Seed & package details: 70% Annual Ryegrass, 20% Zenith Zoysia Seed, 10% Slow Release Fertiliser.
85% Min Germination, 98% purity. A seed testing Certificate is available upon request.
Ideal Usage: Lawns, Commercial Landscapes.
New Lawns: 30 grams per square meter. For example: if you have 100 square meters you will need 3 kg.
Overseeding: 20 grams per square meter.
Where can I sow this grass in Australia?
Areas: 4, 5, 6, 7, 8
Zenith Zoysia is primarily a warm Season Grass suited to Australian Tropical Climates. The standard guideline is to plant Zenith seed a minimum of 60 days before you expect the first frost in the fall. If seed is planted too late in your growing season, even if it germinates, it might not have sufficient time to become hardy enough to survive winter conditions.
In this blend, the Annual ryegrass provides a safety bed- which protects and nurtures the growth of Zoysia. The annual ryegrass will eventually die off after 12 months (usually due to warmer weather) allowing the Zoysia’s runners to take over and fill out the other areas.
For best results, plant in a climate that ranges between 22-26 degrees Celsius, and fertilize at least a couple times a year with McKay’s Slow Release Fertiliser. If your are living in parts of Australia where the temperate regularly exceeds 28 degrees, We recommend going with the Pure Zenith Zoysia as the Annual Rye will not survive long in temperatures over 30 Degrees.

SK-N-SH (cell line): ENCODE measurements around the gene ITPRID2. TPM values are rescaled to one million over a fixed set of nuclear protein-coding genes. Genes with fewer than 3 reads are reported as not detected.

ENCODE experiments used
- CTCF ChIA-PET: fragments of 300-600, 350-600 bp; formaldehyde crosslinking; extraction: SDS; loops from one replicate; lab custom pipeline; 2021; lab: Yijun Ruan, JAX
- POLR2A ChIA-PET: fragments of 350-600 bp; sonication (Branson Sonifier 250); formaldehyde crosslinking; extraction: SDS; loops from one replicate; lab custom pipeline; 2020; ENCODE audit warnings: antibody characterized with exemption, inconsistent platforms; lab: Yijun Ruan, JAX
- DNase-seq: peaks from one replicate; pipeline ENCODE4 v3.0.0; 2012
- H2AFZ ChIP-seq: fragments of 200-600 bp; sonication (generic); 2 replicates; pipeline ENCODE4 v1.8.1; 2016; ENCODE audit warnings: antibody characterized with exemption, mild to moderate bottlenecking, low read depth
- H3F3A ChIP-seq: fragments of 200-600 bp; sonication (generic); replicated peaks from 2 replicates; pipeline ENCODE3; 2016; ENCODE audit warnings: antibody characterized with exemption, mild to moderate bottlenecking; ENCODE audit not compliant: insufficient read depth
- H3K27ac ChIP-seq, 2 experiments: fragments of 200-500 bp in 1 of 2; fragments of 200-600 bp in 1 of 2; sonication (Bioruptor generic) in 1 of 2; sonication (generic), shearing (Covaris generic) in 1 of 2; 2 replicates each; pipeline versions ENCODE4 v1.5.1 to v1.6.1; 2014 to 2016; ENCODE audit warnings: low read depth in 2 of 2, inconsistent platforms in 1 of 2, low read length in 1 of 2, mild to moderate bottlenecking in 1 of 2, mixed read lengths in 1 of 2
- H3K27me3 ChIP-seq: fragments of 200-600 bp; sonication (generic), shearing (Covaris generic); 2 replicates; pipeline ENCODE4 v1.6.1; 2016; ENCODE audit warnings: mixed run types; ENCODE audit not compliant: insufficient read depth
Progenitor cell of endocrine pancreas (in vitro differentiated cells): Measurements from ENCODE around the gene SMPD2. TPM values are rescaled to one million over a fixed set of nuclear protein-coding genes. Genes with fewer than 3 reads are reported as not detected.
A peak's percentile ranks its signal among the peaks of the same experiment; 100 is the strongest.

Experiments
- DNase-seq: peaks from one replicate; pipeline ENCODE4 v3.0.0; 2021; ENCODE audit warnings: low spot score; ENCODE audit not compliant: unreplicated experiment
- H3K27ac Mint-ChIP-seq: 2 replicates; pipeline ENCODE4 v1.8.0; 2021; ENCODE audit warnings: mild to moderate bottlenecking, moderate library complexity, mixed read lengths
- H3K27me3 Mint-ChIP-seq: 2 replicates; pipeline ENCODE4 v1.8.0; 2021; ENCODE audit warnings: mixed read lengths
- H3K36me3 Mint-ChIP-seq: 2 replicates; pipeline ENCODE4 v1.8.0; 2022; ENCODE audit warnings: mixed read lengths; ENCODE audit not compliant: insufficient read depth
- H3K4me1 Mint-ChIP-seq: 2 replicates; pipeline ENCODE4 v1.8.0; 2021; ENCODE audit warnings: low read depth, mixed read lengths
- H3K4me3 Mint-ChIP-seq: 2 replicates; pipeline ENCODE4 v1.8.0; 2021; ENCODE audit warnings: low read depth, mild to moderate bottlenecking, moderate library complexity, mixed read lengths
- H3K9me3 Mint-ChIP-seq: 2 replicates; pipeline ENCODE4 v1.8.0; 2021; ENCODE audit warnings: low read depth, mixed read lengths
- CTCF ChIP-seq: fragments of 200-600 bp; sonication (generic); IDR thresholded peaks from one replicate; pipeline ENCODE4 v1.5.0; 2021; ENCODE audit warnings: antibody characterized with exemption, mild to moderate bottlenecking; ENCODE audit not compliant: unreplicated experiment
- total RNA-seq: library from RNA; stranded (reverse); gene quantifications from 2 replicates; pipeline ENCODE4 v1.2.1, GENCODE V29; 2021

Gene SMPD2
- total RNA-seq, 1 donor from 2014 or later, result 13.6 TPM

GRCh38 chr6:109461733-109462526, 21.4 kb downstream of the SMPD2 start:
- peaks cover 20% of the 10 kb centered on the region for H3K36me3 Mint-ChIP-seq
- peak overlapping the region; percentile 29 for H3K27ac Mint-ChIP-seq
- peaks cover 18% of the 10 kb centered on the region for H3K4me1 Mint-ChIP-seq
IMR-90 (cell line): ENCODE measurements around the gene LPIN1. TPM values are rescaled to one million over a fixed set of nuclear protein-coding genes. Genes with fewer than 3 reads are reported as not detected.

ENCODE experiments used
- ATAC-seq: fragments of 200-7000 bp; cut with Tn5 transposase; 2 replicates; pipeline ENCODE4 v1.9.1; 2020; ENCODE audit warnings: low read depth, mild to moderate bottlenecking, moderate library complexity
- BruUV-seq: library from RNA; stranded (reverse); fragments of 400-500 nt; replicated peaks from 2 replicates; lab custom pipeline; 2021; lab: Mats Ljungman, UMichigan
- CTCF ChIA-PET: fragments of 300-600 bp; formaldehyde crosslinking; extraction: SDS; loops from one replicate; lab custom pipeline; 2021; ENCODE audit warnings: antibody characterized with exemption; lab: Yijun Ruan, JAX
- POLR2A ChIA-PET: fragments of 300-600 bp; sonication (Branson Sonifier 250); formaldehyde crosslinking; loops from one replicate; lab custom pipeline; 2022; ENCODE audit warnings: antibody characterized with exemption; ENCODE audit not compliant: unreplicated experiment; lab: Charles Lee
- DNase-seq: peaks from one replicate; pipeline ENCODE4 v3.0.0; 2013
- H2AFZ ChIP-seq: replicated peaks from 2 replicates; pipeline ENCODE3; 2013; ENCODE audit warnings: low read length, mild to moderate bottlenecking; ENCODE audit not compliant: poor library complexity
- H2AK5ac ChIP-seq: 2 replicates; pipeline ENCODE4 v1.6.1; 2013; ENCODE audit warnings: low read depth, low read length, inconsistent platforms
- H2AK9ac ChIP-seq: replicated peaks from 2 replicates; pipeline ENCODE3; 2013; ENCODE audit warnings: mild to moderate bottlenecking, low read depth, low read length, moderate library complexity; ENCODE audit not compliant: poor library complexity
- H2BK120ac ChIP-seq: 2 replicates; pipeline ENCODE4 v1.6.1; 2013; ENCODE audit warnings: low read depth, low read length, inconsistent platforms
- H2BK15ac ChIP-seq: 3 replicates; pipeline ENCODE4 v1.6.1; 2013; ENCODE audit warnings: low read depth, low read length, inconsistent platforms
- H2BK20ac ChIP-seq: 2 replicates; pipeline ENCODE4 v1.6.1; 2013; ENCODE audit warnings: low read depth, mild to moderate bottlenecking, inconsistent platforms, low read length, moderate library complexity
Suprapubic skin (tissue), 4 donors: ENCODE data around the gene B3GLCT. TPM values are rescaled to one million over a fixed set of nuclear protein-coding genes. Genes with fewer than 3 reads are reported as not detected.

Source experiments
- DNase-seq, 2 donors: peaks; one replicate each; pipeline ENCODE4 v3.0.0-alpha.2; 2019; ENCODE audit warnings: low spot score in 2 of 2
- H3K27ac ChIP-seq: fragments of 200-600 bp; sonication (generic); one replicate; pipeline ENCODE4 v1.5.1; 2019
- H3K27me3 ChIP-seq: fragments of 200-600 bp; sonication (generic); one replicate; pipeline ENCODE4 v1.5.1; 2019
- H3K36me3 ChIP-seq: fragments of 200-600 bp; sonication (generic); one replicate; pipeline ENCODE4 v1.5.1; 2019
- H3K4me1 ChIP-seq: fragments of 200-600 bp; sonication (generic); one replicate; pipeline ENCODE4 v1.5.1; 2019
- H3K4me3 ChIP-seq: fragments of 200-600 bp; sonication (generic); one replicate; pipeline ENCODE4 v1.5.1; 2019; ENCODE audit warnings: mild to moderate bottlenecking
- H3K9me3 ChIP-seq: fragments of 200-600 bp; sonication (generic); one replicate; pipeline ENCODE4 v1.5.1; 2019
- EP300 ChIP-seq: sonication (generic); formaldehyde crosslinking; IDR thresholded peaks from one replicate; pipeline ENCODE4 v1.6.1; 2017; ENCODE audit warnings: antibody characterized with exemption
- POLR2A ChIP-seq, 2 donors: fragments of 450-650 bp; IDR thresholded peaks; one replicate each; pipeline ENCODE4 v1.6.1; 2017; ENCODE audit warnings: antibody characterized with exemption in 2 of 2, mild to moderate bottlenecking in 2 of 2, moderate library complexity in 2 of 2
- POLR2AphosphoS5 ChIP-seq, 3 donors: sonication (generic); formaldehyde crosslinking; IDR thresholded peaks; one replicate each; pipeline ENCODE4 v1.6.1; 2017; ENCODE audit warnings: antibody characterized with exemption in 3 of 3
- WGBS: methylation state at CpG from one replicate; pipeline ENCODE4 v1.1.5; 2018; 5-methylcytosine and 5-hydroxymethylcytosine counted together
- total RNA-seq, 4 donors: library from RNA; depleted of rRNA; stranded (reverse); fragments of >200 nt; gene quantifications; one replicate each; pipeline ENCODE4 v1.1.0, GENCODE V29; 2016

Posted by Brett on 19th Mar 2015
Your Zoysia blend is hard for me to rate, I have a horticultural background and was interested to see how the blend went. But I will say that climatic conditions played a part in your products performance.
When I sowed the seed, conditions were hot but not problematic to germination. Then a few days later In Brisbane we had a number of blistering hot days that I thought would cook the seed. The seed germinated like the thunder and the rye grass quickly took hold in spots that weren't in full sun. The spots that were in full sun, I was sure the seed would not be viable, the rye grass failed but the Zoysia came through strong after about twelve days. During the germination period my backyard was an inch under water for three days when the low came through from a cyclone and the rye grass rotted and disappeared. What is left is a good patch of zoysia that I hope will spread, with sporadic sprouts of zoysia here and there. As far as that patch of zoysia is concerned I have no problems with how it has handled the conditions and to be truthful have some admiration for it's resilience.